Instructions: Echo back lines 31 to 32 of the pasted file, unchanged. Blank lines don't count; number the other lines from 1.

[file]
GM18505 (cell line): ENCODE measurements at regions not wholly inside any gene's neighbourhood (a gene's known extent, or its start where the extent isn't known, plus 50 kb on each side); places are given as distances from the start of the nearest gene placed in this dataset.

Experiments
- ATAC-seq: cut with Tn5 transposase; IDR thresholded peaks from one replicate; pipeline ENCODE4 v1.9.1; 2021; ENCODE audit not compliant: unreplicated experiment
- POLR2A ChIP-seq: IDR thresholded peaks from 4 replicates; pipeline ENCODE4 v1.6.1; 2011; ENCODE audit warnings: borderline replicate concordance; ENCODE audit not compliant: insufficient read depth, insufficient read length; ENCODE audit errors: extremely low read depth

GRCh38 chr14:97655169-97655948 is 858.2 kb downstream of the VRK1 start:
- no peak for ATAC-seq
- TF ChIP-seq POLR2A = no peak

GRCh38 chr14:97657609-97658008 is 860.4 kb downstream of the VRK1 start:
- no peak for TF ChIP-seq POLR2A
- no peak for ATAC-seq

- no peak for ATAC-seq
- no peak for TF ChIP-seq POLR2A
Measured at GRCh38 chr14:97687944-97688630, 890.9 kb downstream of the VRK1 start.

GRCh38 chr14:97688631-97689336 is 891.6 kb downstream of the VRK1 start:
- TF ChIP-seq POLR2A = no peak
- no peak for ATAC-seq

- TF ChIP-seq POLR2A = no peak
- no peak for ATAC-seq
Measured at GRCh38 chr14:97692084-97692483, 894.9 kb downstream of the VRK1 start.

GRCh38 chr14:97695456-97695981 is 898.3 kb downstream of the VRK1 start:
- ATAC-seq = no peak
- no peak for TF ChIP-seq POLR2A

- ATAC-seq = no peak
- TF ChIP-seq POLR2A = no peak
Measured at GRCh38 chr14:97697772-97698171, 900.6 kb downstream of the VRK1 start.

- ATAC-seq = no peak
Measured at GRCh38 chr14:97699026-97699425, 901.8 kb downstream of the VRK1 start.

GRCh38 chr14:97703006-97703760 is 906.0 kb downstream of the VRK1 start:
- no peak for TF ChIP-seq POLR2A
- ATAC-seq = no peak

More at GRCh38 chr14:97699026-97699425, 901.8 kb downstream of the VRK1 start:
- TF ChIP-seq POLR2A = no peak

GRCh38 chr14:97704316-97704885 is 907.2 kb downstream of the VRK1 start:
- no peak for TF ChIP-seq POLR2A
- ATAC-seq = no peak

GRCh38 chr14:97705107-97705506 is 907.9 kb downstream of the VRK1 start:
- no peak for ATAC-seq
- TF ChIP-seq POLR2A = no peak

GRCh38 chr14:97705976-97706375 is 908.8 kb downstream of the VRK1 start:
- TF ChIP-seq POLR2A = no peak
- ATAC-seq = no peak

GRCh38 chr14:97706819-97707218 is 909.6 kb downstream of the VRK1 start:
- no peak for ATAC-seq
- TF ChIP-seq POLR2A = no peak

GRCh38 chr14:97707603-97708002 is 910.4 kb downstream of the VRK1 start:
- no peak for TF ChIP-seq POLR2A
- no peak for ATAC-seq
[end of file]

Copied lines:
More at GRCh38 chr14:97699026-97699425, 901.8 kb downstream of the VRK1 start:
- TF ChIP-seq POLR2A = no peak